Right-Wing Smears Against Health Care Reform: The Right, including some Republican Congressional leaders, the Wall Street Journal (as in Monday's editorial), and other conservative opinion-leaders are pushing back against creating the choice of a public plan by dusting off the same-old tired attacks around "socialized medicine" that they have used against health care reform since it had its first hearing over 75 years ago. 

Frank Luntz, who designed messaging to defeat national health reform back in 1993-1994, has predictably, once again, produced instructions to political allies to help defeat new reforms based on rhetoric that choice of a public health plan would actually reduce patient choices, rather than give them new choices beyond available insurance HMOs and plans.  Ignoring the limited choices consumers face due to private insurance rules, opponents of reform are instructed to falsely argue that government would limit, rather than expand, consumer choices.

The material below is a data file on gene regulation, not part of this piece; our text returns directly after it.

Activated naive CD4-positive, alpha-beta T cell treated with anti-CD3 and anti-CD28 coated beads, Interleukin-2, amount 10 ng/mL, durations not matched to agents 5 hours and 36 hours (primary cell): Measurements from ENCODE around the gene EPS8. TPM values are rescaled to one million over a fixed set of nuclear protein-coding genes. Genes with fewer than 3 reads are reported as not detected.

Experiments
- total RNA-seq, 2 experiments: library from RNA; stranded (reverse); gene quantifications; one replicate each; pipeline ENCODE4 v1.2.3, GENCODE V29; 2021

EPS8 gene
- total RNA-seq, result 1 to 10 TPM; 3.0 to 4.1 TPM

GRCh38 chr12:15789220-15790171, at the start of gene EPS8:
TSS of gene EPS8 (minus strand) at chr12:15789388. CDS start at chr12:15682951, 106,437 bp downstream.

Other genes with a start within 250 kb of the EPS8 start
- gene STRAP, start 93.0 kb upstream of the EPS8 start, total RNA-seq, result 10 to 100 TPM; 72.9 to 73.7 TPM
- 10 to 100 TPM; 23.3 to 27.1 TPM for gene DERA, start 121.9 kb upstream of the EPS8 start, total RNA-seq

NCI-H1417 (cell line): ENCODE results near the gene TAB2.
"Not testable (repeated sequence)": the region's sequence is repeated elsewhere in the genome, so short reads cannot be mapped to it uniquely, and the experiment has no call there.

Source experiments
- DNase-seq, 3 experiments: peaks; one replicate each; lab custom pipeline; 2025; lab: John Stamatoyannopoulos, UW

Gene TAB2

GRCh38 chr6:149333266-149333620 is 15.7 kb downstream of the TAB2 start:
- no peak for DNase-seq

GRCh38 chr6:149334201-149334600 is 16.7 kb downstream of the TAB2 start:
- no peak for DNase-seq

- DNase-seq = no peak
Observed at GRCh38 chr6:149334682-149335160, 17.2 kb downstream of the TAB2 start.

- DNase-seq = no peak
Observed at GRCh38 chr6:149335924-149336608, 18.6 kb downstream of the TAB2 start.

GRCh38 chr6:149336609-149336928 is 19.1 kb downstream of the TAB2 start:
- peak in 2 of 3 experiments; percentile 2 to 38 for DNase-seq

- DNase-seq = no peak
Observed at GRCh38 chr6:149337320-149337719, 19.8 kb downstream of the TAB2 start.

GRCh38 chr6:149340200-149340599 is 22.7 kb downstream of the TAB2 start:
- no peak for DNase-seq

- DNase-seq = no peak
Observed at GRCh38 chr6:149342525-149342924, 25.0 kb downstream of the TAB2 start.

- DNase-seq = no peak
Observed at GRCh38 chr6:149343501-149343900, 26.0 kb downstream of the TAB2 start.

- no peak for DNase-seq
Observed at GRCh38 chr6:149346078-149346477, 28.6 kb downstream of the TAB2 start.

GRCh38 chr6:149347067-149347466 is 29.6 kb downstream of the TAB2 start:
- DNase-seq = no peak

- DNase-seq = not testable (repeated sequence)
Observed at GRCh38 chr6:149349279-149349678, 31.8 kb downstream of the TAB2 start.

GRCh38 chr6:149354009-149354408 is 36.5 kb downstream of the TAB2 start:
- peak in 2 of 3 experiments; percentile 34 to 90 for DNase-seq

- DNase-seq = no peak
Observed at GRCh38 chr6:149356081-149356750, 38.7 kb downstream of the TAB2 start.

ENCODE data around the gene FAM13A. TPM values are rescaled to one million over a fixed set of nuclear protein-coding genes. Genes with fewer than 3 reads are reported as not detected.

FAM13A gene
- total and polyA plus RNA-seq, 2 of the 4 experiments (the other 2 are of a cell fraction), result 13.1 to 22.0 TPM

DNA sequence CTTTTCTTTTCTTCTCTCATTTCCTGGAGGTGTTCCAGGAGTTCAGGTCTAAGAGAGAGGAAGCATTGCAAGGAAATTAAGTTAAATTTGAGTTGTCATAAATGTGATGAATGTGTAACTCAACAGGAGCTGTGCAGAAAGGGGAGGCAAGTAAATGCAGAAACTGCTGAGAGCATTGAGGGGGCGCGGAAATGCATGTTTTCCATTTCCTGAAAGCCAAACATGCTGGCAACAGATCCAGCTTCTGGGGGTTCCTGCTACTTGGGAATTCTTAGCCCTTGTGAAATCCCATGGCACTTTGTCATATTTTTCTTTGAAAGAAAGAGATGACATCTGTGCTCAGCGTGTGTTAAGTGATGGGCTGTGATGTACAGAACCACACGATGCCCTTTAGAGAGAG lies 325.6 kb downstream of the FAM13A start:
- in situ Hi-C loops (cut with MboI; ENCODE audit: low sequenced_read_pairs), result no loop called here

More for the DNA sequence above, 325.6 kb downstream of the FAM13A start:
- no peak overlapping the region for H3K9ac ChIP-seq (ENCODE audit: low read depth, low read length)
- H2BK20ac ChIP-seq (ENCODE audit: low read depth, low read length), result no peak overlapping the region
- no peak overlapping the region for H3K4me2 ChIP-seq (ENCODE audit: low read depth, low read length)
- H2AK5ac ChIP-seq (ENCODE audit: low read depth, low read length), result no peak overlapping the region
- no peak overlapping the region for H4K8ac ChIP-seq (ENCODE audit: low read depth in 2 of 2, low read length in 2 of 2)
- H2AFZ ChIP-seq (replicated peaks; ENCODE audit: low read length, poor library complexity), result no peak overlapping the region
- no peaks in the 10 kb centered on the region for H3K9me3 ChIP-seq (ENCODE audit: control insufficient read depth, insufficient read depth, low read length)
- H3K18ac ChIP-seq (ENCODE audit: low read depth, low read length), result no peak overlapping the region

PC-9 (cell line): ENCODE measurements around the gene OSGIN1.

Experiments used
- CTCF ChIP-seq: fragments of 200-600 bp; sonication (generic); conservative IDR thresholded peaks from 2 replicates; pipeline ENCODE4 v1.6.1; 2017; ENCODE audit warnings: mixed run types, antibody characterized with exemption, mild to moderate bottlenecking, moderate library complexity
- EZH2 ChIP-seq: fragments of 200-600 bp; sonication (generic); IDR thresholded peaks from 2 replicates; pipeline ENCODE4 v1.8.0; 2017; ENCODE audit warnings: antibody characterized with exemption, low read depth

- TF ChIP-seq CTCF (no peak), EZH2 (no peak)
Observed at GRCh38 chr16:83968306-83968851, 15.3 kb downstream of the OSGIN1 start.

States Provide American Models for a Public Plan:
  Inevitably, any attempt to eliminate waste and potential profiteering in the health care industry by creating a publicly-run alternative choice is denigrated as somehow foreign or, worse, "French."  Yet, despite the heated rhetoric, the idea of a public health insurance plan is not new to health care in the US.  Inevitably, any attempt to eliminate waste and potential profiteering in the health care industry by creating a publicly-run alternative choice is denigrated as somehow foreign or, worse, "French."   Along with Medicare, Medicaid, and the Veterans' Administration health program, states have created public plans that co-exist with and compete with the private market, from state employee health plans to health care programs for kids.  In a congressional hearing last week, Secretary of Health and Human Services Kathleen Sebelius noted that roughly 30 states have state employee health plans that provide employees with a choice of public or private coverage.  When asked by a skeptical committee member what a public plan that competes with private plans would look like, Secretary Sebelius replied: